How The Caves Were Formed
Lava Beds National Monument sits on the north face of the Medicine Lake Shield Volcano. The lava tube caves found here were created by flows of smooth lava 10,500 to 65,000 years ago. As the lava flowed it began to cool and solidify on the top and sides. Once the eruption ceased, the tube emptied and drained, and a new lava tube cave is left behind. As the rock cooled, the inner surface of the tube cracked and collapsed, producing openings to the surface.
If you wish you could see a lava tube form today, you can take a peak into Lava Beds' past by viewing a video of a similar volcano which erupted recently enough for people to be able to capture it on film.
A Home To Live In
After cooling these lava tubes became homes for unique cave life to thrive. When exploring you may be lucky enough to spot some cave creatures, such as a cave cricket, rubber boa, millipede or bats. These creatures are not poisonous or dangerous to humans, treat them with respect.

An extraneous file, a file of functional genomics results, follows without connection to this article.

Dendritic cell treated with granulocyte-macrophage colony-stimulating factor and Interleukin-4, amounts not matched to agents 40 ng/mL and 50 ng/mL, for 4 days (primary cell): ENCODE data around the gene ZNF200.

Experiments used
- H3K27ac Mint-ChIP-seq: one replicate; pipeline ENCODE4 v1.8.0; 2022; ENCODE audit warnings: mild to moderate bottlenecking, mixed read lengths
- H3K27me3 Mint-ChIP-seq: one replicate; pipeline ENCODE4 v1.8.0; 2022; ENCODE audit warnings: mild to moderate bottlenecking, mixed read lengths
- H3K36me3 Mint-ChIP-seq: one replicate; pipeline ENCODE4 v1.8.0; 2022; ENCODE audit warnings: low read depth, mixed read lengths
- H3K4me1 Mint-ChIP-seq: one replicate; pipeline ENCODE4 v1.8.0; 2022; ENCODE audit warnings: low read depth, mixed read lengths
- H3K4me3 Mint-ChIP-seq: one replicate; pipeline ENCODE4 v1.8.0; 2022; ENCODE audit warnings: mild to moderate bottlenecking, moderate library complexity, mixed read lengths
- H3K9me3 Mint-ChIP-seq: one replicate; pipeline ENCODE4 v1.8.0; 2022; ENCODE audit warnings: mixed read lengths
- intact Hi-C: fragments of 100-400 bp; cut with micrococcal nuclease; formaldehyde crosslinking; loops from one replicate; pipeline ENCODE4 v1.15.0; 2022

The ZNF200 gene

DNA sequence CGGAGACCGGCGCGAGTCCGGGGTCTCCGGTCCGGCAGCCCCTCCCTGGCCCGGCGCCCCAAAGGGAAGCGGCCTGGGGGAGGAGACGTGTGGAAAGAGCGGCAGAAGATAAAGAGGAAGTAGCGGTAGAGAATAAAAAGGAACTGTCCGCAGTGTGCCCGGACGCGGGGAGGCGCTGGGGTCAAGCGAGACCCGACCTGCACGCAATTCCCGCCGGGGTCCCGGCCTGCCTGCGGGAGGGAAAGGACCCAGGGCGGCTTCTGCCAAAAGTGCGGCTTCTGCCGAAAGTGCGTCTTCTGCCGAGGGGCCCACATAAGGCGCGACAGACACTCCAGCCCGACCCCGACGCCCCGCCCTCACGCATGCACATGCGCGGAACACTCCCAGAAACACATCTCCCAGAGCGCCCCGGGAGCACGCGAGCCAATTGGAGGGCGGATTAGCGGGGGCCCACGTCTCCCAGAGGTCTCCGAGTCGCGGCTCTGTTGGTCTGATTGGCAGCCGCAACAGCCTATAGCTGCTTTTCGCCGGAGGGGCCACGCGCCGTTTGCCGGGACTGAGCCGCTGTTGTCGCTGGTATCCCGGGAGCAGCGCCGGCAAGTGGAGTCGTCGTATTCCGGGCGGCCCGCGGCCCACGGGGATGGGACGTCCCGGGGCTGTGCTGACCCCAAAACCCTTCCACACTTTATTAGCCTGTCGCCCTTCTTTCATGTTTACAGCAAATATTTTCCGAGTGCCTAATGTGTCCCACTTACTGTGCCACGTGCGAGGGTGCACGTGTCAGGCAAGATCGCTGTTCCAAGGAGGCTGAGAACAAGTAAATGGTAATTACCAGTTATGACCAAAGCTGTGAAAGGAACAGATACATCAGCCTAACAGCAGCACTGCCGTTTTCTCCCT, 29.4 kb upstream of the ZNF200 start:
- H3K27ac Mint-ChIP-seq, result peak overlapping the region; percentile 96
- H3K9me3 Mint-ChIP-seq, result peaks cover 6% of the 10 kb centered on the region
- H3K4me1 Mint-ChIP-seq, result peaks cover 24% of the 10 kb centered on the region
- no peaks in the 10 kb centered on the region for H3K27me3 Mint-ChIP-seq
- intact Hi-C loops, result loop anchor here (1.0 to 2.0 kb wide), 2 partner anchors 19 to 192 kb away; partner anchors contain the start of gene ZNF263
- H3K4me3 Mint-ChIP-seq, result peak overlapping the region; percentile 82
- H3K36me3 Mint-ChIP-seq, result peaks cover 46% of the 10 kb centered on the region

Exploring the Caves
Many of the developed caves contain trails through the cave, stairways or ladders into the cave. Most of developed caves are located along Cave Loop, a 2 mile road near the Visitor Center. Just a short walk from the Visitor Center, Mushpot Cave contains exhibits and is the only lighted cave at Lava Beds. Developed caves are divided into three groups based on their varying levels of difficulty in the hardest section of the cave: least, moderate and most challenging.
These caves have relatively high ceilings and smoother floors or trails. At the very least you should use the following gear: flashlights, sturdy shoes and head protection.
Least Challenging Caves:
These caves may involve stooping through low sections and/or rough floors. Additional safety gear is recommended for the more difficult spots, including: cave maps, compass, kneepads and gloves.
Moderately Challenging Caves:
These caves have some portions which require crawling. Using all recommended safety gear will protect you from injury.
Most Callening Caves:
Did You Know?
Pacific coast treefrogs (Hyla regilla) are the only frogs at Lava Beds, but are common throughout the monument and prefer cool, moist caves entrances. They are usually seen after occasional summer rainstorms.